QUALIFIED DOMESTIC RELATIONS ORDER
law protects your retirement plan. The law generally keeps creditors
away from it. (See Section 206(d) of ERISA). But, especially in cases
of divorce, a divorcing couple may need to divide a retirement fund.
So, there is an exception. A 1984 law, called the Retirement Equity Act
makes it possible for assignment of retirement benefits to a spouse,
ex-spouse, child or dependent. The tool used to make such an
assignments called a Qualified Domestic Relations Order or "QDRO" for
A QDRO is a court order issued by the Family, or Domestic Relations court that recognizes the right of someone other than the worker, who contributed to the retirement fund, to receive all or part of the vested interest in a tax-qualified retirement plan. QDRO's require approval of the administrator of the retirement plan.
The plan administrator must base its approval upon the Employee Retirement Income Security Act (ERISA) and the Internal Revenue Code and the plan's guidelines. Since each plan has its own guidelines, QDRO's can vary as much as each plan.
So, even an order that complied with ERISA and with the tax code, may not comply with the plan's guidelines. Unless a court order meets all these requirements, the plan administrator may reject it as "non-qualified", and be unable to accomplish what the order says without revising the order.
A plan administrator has 60 days to determine whether or not they consider your QDRO to qualify under their plan. If the plan administrator decides your QDRO does not meet the terms of their plan, they inform you. IN that case, you have the opportunity to change the QDRO so the administrator of the plan can enforce the order to divide the retirement account into separate accounts.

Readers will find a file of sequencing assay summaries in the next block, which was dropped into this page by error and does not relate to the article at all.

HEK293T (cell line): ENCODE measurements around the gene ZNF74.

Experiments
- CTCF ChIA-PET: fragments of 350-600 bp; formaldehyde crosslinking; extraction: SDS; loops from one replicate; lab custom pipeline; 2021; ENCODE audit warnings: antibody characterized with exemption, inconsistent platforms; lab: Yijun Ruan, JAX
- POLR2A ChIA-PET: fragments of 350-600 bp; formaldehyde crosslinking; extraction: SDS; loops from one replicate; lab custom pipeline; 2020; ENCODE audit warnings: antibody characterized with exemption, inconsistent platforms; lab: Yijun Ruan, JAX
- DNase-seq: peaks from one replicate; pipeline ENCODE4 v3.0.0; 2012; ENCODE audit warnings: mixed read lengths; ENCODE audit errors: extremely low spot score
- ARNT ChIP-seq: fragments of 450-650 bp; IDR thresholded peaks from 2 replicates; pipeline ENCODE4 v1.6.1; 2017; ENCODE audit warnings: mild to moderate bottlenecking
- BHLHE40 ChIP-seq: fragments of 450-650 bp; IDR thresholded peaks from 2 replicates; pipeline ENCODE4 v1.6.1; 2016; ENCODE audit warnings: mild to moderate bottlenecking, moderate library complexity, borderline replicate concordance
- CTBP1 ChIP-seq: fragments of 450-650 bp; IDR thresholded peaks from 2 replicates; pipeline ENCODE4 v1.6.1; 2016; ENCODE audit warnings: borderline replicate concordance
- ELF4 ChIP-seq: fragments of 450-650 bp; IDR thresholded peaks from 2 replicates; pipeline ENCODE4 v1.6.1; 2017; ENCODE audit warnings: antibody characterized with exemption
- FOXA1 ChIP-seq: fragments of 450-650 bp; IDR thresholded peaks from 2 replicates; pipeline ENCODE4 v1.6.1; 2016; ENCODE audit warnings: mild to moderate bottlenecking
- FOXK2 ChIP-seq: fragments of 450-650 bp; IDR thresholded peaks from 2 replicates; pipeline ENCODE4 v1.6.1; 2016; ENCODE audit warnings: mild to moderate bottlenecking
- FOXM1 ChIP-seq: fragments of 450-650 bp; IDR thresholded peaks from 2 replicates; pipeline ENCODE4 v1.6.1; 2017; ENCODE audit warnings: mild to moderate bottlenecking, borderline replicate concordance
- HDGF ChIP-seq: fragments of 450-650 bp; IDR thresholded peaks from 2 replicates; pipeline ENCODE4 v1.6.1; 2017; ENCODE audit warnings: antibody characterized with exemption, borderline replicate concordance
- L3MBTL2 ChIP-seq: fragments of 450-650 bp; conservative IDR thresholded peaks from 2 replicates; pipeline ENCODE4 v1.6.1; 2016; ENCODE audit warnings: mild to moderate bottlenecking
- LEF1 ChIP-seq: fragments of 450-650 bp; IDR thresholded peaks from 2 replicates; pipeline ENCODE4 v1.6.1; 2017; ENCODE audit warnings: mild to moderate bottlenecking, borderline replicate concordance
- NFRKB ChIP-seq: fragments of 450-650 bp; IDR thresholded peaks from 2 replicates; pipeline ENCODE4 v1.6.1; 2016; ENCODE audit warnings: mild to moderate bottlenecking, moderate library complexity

Once separated, the separate owner of each account may give hte plan administrator his own directions of what to do with his separate account. These directions may include "rollover" instructions, or an option to cash out all, or some of the account, in which case, the owners (sometimes referred to as "participant") may have to pay taxes or penalties. A new owner, who takes ownership through a QDRO may have a grace period to cash out without paying tax penalties. Consult a qualified tax adviser.
Because of the complexity of this process we recommend professional help, which includes a licensed attorney, working in close communication with the retirement plan administrator and access to a tax adviser.